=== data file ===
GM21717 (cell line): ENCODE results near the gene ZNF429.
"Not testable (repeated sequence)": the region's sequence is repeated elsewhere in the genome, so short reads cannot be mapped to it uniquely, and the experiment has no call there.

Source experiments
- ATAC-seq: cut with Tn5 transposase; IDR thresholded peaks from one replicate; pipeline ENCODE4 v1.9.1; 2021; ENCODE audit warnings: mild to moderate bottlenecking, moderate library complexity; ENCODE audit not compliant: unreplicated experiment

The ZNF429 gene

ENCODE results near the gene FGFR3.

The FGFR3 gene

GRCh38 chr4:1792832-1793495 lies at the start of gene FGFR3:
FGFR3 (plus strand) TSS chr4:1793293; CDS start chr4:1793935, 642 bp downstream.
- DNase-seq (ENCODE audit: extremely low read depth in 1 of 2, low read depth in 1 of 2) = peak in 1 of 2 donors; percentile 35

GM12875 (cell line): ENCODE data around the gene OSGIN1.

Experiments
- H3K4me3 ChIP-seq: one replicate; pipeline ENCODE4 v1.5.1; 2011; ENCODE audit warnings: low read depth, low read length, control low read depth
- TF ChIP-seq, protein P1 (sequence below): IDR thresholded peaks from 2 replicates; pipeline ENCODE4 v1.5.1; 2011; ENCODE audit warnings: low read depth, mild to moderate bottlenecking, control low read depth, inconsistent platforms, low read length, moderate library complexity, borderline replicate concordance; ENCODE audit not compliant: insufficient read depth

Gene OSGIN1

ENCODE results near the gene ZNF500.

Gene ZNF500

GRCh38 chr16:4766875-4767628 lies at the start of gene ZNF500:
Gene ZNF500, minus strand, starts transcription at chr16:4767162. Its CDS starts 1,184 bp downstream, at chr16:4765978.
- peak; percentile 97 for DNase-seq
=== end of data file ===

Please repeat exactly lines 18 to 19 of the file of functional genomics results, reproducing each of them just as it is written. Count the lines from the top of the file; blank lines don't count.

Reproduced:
GRCh38 chr16:4766875-4767628 lies at the start of gene ZNF500:
Gene ZNF500, minus strand, starts transcription at chr16:4767162. Its CDS starts 1,184 bp downstream, at chr16:4765978.